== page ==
Cation Geothermometers

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Exploration Technique: Cation Geothermometers

Exploration Technique Information
Exploration Group: Geochemical Techniques
Exploration Sub Group: Geochemical Data Analysis
Parent Exploration Technique: Liquid Geothermometry
Information Provided by Technique
Lithology:
Stratigraphic/Structural:
Hydrological:
Thermal: Used to estimate reservoir temperatures.
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Cation Geothermometers:
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Introduction
Some experts have stated that the factor that changes the risk assessment of a geothermal prospect the fastest is obtaining attractive chemical confirmation (geothermometry, gas analyses) that a thermal resource exists in that location. As with all geothermal exploration methods for both hidden and conventional systems, geochemical interpretations are more reliable when integrated into a conceptual model that is consistent with other data.

Silica and cation geothermometers have been used to estimate reservoir rock-water equilibration temperatures in geothermal resource evaluation since the mid-1980s.[1] Cation geothermometers that use Na, Ca, and K were well established by that time, and were followed by the addition of geothermometers that incorporate the Mg and Li contents of thermal waters by about 1990.[2] Variations of the original defining equations are occasionally published to date, based on data sets from selected locations and/or refined mathematical approaches (e.g. Can, 2002).[3]

 
Use in Geothermal Exploration
Cation geothermometers are based on steady-state ion exchange reactions between hydrothermal fluids and different reservoir rock mineral groups (such as feldspars, micas, zeolites, or clays) at equilibrium conditions.[4] [5] Because the reaction rates for mineral solubility in a hydrothermal system are strongly dependent on temperature, concentrations of certain dissolved species in thermal fluid samples relate to the maximum reservoir temperature and fluid residence times (as well as several other variables).[6] Most geothermometers can now be applied automatically for each new chemical analysis of sampled fluid by inputting the results into a spreadsheet. However, reliable interpretation of the calculated temperatures obtained from different geothermometers requires knowledge of the most likely reactions that occur between thermal fluids and reservoir rocks with varying mineral compositions.[5] Also, rapid upwelling of thermal fluids to the surface is an assumed condition when applying most geothermometers, which require minimal re-equilibration of fluids with wall rocks during ascent for temperature estimates to be considered representative of reservoir conditions. Geothermometers commonly used in the evaluation of geothermal systems include:

  • Na-K;[7] based on the exchange of Na+ and K+ ions between reservoir fluids and the alkali feldspars. Numerous iterations of the Na-K geothermometer have been introduced since the original version was published in 1975, and show good agreement in estimated temperatures in the vicinity of 300°C.[8][9][10][11] Refined equations also continue to be published.[3] Na+ and K+ are generally thought to take longer to re-equilibrate than the components used by other geothermometers, and so the method may be used to estimate the possible highest temperatures in deeper parts of a geothermal system, where waters reside for relatively long periods of time. At lower temperatures, ion exchange between the thermal fluids, different metastable structural states of alkali feldspar, and Na- and K-bearing montmorillonite clays complicates application of the Na-K geothermometers, leading to scatter in temperature estimates calculated using the different formulations.[4] Consequently, variations of the Na-K geothermometer may be applied to some well water samples, but may only be tenuously applied to hot spring waters.
  • Na-K-Ca;[12] assumes that Na+, K+, and Ca+ cations are in equilibrium with feldspars at depth. Calculated times to reach equilibrium between thermal fluids and feldspar minerals for the Na-K-Ca geothermometer varies from tens of hours at 500°C to approximately 100 years at 150°C.[6] There are two formulations of the Na-K-Ca geothermometer that account for these strong temperature dependencies, one for lower (<100°C) temperature waters and one for higher (>100°C) temperature waters.
  • Na-K-Ca-Mg;[13] probably the most commonly applied cation geothermometer, used extensively in the 1978 U.S. Geological Survey geothermal resource assessment.[14] It is based on a correction to the Na-K-Ca geothermometer that considers the reaction of the higher temperature fluids (>70°C) with Mg-bearing mineral phases (e.g. chlorite, Mg-rich calcite) in the reservoir.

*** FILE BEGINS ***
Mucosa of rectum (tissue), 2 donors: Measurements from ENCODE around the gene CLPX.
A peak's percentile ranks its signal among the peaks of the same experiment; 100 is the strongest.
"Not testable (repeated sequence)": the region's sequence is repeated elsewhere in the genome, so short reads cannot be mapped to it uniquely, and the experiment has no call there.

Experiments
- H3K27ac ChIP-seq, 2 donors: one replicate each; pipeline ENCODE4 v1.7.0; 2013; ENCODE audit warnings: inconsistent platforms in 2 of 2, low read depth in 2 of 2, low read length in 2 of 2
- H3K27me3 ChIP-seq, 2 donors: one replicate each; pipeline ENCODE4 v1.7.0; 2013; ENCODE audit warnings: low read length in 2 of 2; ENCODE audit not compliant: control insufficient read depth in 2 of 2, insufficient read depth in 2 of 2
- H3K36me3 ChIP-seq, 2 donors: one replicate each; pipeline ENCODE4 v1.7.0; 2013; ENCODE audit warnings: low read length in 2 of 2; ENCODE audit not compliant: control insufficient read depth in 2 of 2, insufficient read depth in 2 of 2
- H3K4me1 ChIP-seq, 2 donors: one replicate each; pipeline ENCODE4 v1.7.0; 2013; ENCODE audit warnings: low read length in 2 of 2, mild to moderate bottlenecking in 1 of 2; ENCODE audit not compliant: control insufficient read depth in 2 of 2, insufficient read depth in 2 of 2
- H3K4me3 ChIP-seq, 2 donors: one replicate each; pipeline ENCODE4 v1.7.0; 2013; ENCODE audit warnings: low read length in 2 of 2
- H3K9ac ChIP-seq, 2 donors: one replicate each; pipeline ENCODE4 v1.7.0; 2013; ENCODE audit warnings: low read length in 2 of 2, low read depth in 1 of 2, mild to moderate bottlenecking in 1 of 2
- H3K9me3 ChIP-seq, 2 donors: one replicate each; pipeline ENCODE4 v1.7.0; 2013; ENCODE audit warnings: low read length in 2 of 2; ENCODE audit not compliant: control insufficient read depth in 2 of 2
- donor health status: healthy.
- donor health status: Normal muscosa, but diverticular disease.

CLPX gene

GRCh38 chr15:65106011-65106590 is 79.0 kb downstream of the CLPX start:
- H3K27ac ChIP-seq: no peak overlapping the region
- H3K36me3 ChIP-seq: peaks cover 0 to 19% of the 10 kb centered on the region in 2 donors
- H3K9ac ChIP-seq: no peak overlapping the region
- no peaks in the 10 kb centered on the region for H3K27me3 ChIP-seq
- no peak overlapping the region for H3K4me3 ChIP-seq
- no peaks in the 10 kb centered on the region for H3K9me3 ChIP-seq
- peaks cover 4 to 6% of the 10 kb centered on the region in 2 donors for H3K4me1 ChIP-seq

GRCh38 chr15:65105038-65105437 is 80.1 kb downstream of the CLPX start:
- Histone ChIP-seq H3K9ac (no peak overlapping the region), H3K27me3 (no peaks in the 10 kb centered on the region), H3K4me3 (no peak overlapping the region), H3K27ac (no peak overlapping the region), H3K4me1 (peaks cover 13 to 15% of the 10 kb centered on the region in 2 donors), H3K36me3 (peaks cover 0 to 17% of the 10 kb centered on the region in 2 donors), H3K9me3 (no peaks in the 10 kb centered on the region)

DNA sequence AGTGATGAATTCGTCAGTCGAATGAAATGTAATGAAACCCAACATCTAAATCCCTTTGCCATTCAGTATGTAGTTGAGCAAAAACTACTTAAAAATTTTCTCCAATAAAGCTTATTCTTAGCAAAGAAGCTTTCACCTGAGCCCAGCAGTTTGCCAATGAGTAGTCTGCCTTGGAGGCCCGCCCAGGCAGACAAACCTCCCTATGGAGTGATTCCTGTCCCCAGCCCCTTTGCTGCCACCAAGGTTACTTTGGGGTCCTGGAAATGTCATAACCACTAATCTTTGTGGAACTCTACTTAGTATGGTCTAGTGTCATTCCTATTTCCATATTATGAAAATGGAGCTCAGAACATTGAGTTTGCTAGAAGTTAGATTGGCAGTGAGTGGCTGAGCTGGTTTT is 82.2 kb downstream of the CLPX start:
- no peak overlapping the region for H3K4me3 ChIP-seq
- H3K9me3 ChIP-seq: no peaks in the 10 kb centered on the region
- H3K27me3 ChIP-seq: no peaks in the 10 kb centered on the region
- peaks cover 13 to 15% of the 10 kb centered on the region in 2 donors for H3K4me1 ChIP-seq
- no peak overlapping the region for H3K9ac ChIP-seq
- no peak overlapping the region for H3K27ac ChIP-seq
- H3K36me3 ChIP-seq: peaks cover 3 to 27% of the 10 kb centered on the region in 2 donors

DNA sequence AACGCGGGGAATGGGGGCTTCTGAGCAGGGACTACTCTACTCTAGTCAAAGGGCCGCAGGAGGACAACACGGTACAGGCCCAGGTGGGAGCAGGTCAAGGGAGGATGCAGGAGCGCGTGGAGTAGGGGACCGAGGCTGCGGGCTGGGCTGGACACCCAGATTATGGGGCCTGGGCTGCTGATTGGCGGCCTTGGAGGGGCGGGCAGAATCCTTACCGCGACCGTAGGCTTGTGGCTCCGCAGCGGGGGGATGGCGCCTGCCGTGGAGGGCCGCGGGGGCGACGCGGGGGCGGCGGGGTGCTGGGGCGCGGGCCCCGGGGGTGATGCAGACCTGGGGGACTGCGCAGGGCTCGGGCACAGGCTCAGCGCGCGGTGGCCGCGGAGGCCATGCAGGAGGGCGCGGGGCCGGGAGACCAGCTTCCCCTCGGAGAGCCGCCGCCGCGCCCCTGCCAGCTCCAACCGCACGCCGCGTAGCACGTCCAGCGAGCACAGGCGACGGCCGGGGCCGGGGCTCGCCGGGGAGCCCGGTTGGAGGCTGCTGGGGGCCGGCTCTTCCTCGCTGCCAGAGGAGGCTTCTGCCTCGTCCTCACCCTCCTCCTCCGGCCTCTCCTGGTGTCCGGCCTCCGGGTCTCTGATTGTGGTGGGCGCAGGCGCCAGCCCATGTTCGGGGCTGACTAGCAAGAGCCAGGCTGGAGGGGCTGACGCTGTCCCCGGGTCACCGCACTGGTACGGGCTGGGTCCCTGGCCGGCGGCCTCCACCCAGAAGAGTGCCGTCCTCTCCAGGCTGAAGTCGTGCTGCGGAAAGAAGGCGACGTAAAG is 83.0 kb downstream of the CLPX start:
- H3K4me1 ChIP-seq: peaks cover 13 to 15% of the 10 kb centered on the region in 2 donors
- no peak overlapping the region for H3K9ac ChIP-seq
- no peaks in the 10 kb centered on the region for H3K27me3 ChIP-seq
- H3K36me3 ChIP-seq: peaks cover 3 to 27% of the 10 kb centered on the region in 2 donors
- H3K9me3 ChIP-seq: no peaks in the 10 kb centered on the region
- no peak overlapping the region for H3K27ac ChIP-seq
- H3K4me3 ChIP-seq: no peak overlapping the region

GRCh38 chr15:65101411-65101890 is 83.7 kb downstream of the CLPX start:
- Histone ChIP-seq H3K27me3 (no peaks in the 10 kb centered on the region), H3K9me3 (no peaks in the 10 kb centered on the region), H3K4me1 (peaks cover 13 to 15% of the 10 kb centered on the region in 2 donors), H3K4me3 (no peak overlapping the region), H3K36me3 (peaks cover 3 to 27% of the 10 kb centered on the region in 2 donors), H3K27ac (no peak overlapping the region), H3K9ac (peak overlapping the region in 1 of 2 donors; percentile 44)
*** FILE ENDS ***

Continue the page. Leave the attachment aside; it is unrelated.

• K-Mg[11] and Li-Mg[15]; These geothermometers are based on rapid Mg cation exchange reactions at lower temperatures, and provide reliable temperature estimates for the last temperature of water-rock equilibration.[5] Good agreement between results calculated from the K-Mg, Li-Mg, and other geothermometers indicates that the estimated temperature is fairly close to the real temperature of water-rock equilibration, and that minimal water-rock reaction occurrs during upflow. The K-Mg geothermometer also appears to provide estimated temperatures reasonably close to measured temperatures ranging from 90° to 130°C in drilled geothermal systems, regardless of the type of water chemistry.[5]

To accurately use geothermometry for data interpretation, it is important to consider the reaction kinetics, thermodynamics, mineral suites, and reaction or fluid paths that are involved and to keep in mind that the components of the liquid geothermometers are not sufficiently soluble in steam, and are, therefore, applicable only to uncondensed water samples.[16] Adherence to these principles is exemplified in the discussion of a study published in 1991, which integrated information from previous scientific and private industry investigations with new data from fluid sampling, test drilling, and geological and geophysical studies conducted between 1985-1988 into a comprehensive conceptual model of the present-day hydrothermal flow system at Long Valley Caldera, CA.[17] Temperature gradient data from many of the wells are available online through the U.S. Geological Survey.[18] Relevant data from chemical and isotopic studies published during the same year are also considered in the model.[19][20][21][17] Estimated temperatures for the Long Valley geothermal reservoir were calculated for fluid samples from the MBP-1 and MBP-3 wells at Casa Diablo and from the RDO-8 well using five different geothermometers, which produced a range of temperatures from 181-248°C. The Na-K and Na-K-Ca cation geothermometers yielded an average temperature of 218°C, in good agreement with the maximum temperature of 214°C measured in the reservoir at that time. Silica geothermometer temperature estimates for the well samples ranged from 196-202°C. This temperature range is lower than the cation geothermometer temperature estimates for the same samples, indicating loss of silica in association with declining reservoir temperatures or with dilution by waters of comparatively lower silica content. Sulfate-water isotope geothermometer temperature estimates for the two Casa Diablo wells were 222 and 232°C, whereas the anhydrite solubility geothermometer temperature estimates for the RDO-8 and Casa Diablo MBP-3 wells were 231 and 248°C, respectively. Given the lack of information on the existence of anhydrite in the reservoir rock at the time, the sulfate-water isotope temperature estimate was considered the more reliable of the estimates provided by these two sulfate-dependent geothermometers.